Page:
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Chicago Will Require Storage Company to Install Air Monitors

An overhead view of Watco's storage terminal at 2926 E. 126th St. in Chicago. (Google)An overhead view of Watco's storage terminal at 2926 E. 126th St. in Chicago. (Google)

A Southeast Side industrial facility that handles toxic metals has 90 days to install air monitors after Chicago denied the company’s request to wave the monitoring requirement, according to a letter issued by the city this week.

Watco Transloading applied for the exemption this summer for its storage terminal along the Calumet River that sits just north of the Hegewisch neighborhood and directly across the street from a park that hosts youth baseball games.

In its request, Watco – which is owned by Watco Companies, LLC, one of the largest short-line railroad operators in the U.S. – stated that its operations minimize emissions of toxins, including brain-damaging manganese dust. The company also said it stores all manganese-containing materials indoors, which it said reduces the risk of exposure to nearby residents.

But Chicago’s Department of Public Health found that Watco has failed to control dust emissions, citing violations of city regulations observed during several recent inspections, according to a letter sent to the company on Wednesday.

On Sept. 1, inspectors from the city and Environmental Protection Agency found dust emissions at several points throughout the facility, noting that “dust was escaping into the environment through the exit doors.” A city inspection the following week again revealed dust problems, including from uncovered trucks that further dispersed the dust while driving through the facility. The letter did not say what type of dust was observed, but according to Watco's variance request, 29 percent of the 650,000 tons of steel, alloy and associated materials handled at the facility contain manganese. 

During the first visit, Watco’s facility manager told inspectors that its dust collection system was not working because it “was not being operated properly by the staff,” according to the city’s letter. The company said it then re-trained employees on operating the dust collector during loading and unloading operations.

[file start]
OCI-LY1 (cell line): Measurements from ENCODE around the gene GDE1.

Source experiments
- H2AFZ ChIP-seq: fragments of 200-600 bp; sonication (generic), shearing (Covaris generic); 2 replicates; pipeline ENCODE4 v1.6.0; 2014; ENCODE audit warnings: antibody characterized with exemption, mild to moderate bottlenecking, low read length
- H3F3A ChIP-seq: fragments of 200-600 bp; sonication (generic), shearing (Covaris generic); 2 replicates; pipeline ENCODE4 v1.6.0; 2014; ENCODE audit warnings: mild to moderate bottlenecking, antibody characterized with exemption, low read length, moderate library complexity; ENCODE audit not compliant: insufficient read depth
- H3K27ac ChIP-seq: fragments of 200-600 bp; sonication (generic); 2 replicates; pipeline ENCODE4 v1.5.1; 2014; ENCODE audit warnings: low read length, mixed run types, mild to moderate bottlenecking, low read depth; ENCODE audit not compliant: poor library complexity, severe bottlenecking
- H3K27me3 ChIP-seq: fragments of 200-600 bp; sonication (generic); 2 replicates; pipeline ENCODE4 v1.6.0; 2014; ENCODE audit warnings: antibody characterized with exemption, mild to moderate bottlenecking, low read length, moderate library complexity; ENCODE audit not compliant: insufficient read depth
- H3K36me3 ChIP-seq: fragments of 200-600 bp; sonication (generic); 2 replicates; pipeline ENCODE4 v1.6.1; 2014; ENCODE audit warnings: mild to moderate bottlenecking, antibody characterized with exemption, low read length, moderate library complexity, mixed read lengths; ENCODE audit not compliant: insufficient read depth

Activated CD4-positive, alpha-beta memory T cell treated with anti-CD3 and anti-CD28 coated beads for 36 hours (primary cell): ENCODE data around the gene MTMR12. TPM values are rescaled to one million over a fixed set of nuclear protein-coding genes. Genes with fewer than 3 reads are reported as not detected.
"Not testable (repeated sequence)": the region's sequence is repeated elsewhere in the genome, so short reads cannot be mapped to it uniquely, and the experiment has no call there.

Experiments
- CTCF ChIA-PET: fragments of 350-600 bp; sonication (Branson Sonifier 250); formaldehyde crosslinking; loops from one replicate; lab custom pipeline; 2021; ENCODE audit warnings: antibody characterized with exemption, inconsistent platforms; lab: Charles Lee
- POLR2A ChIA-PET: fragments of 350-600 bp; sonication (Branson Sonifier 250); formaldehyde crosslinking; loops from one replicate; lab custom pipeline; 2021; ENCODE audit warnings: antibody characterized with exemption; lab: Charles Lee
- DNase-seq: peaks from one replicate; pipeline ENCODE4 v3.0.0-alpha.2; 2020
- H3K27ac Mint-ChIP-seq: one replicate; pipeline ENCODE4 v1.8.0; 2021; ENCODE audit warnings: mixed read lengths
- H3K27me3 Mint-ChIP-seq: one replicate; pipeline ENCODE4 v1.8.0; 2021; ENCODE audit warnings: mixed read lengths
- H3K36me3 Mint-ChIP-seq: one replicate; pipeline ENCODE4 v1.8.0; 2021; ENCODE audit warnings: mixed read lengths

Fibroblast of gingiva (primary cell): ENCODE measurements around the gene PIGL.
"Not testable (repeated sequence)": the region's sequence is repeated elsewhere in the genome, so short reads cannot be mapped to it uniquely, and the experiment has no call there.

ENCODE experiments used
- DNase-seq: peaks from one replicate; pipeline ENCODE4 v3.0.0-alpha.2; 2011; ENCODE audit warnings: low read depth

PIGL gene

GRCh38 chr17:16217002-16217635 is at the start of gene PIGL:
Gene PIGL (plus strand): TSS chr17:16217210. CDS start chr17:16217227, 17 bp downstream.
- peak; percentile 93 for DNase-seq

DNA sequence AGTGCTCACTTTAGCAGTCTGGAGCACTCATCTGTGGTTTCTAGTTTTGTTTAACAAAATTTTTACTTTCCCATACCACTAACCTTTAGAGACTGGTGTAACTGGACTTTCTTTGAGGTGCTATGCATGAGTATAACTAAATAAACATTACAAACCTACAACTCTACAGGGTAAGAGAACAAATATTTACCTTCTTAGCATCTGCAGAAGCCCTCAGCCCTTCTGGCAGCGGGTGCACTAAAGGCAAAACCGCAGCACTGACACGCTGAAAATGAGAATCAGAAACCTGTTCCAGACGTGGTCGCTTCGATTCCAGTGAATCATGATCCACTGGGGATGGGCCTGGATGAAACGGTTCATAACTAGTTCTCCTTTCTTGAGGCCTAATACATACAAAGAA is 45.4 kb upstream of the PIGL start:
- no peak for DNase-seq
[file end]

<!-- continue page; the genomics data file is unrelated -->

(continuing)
Another factor in the city’s decision was a 2015 EPA report that found elevated levels of manganese dust at the facility while it was owned by energy giant Kinder Morgan, which sold the facility to Watco earlier this year. The city said Watco had made some changes to the facility since taking ownership but concluded that “the operations are largely the same,” and that Watco “has not provided evidence” to show that the improvements will prevent dust emissions.

A Watco representative could not immediately be reached for comment.

The company previously told Chicago Tonight that since taking over the facility, it has “invested additional time, money and resources to improve fugitive dust emissions,” such as buying a new fog machine and installing a new asphalt road.

“Watco’s intent is to make this facility one of, if not the, most efficient and safe [facilities] for this industry in Chicago,” the company said.

On Thursday, a coalition of lawyers and advocacy groups representing Southeast Side residents issued a statement on the city’s decision.

“Watco asked the city to look the other way while [it] continues to release manganese dust, a dangerous neurotoxin, into our community, putting the heath of residents, especially children, at risk,” they said.

The statement was issued jointly by the Southeast Side Coalition to Ban Petcoke, Southeast Environmental Task Force, Northwestern Priztker Law School’s Environmental Advocacy Clinic, Chicago Legal Clinic, Natural Resources Defense Council and Moms Clean Air Force.

The groups also called on the city to take additional steps to protect residents from manganese dust.

“While the Department of Public Health did the right thing by refusing to bend the rules for Watco, the city needs to get this dangerous neurotoxin completely out of our community,” they said. “Curbing manganese exposure on the Southeast Side must be part of a larger solution that includes addressing the cumulative impacts of toxic pollution on Southeast Side communities.”

The city has been investigating manganese sources in the area since the spring and has said it plans to complete the study by early next year.

“We need the evidence to support decisions and regulations we make to ensure the safety of the community,” Public Health Commissioner Julie Morita told Chicago Tonight about the ongoing study. “We are actively working on evaluating the companies in the area and making sure that they are adhering to our regulations.”

Another Southeast Side company, Watco competitor S.H. Bell Co., was forced to install air monitors earlier this year as a result of past federal violations.

Contact Alex Ruppenthal: @arupp aruppenthal@wttw.com | (773) 509-5623


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